5.2Classification and Behavior of Forces
One of the most basic and important tasks of physics is to classify the
forces of nature. I have already referred informally to “types” of forces such
as friction, magnetism, gravitational forces, and so on. Classification
systems are creations of the human mind, so there is always some degree of
arbitrariness in them. For one thing, the level of detail that is appropriate
for a classification system depends on what you’re trying to find out. Some
linguists, the “lumpers,” like to emphasize the similarities among languages,
and a few extremists have even tried to find signs of similarities between
words in languages as different as English and Chinese, lumping the world’s
languages into only a few large groups. Other linguists, the “splitters,”
might be more interested in studying the differences in pronunciation
between English speakers in New York and Connecticut. The splitters call
the lumpers sloppy, but the lumpers say that science isn’t worthwhile unless
it can find broad, simple patterns within the seemingly complex universe.
Scientific classification systems are also usually compromises between
practicality and naturalness. An example is the question of how to classify
flowering plants. Most people think that biological classification is about
discovering new species, naming them, and classifying them in the class-
order-family-genus-species system according to guidelines set long ago. In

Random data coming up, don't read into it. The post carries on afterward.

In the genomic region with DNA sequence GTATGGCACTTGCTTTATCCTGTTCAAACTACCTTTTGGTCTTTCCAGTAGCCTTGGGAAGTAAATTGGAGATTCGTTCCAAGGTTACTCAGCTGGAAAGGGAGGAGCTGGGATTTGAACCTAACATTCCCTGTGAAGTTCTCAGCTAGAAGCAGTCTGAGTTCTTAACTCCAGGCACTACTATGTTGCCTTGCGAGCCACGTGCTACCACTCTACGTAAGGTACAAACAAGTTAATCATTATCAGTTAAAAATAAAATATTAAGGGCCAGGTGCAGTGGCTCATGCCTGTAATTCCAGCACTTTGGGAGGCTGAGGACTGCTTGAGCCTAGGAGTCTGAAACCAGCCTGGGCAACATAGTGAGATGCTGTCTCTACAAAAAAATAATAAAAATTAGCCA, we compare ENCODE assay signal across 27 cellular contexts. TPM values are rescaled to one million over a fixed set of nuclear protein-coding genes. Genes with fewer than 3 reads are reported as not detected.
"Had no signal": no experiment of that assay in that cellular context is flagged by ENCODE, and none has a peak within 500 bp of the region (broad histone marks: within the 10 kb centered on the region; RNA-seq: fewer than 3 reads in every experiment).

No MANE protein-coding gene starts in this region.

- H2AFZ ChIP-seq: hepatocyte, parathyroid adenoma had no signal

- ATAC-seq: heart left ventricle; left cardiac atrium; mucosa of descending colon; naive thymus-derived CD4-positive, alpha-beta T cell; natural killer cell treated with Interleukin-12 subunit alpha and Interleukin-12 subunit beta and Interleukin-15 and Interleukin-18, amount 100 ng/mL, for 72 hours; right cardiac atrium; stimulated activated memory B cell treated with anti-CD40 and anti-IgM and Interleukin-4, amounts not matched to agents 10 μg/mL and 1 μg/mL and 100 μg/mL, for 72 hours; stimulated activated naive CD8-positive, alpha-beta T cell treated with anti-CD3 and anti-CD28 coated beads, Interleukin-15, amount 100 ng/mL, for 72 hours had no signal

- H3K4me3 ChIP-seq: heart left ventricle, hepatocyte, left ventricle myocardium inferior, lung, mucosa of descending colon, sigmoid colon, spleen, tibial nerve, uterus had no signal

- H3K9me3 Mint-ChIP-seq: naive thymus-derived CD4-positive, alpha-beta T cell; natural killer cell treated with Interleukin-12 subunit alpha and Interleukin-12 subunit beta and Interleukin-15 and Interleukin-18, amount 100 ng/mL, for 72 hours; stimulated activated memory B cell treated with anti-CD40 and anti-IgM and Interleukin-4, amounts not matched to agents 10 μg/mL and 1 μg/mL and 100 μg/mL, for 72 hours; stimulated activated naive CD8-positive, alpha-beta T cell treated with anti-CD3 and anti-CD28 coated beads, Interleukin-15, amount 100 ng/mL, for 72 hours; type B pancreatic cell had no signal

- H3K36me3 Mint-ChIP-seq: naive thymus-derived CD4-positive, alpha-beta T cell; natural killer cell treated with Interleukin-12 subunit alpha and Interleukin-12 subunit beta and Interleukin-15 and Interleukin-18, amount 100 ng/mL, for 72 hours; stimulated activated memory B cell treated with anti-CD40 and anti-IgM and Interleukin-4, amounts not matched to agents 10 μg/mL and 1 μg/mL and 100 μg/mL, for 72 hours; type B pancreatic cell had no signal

reality, the whole system is in a constant state of flux and controversy. One
very practical way of classifying flowering plants is according to whether
their petals are separate or joined into a tube or cone — the criterion is so
clear that it can be applied to a plant seen from across the street. But here
practicality conflicts with naturalness. For instance, the begonia has separate
petals and the pumpkin has joined petals, but they are so similar in so many
other ways that they are usually placed within the same order. Some taxono-
mists have come up with classification criteria that they claim correspond
more naturally to the apparent relationships among plants, without having
to make special exceptions, but these may be far less practical, requiring for
instance the examination of pollen grains under an electron microscope.
In physics, there are two main systems of classification for forces. At this
point in the course, you are going to learn one that is very practical and easy
to use, and that splits the forces up into a relatively large number of types:
seven very common ones that we’ll discuss explicitly in this chapter, plus
perhaps ten less important ones such as surface tension, which we will not
bother with right now.
Professional physicists, however, are almost all obsessed with finding
simple patterns, so recognizing as many as fifteen or twenty types of forces
strikes them as distasteful and overly complex. Since about the year 1900,
physics has been on an aggressive program to discover ways in which these
many seemingly different types of forces arise from a smaller number of
fundamental ones. For instance, when you press your hands together, the
force that keeps them from passing through each other may seem to have
nothing to do with electricity, but at the atomic level, it actually does arise
from electrical repulsion between atoms. By about 1950, all the forces of
nature had been explained as arising from four fundamental types of forces
at the atomic and nuclear level, and the lumping-together process didn’t
stop there. By the 1960’s the length of the list had been reduced to three,
Chapter 5Analysis of Forces
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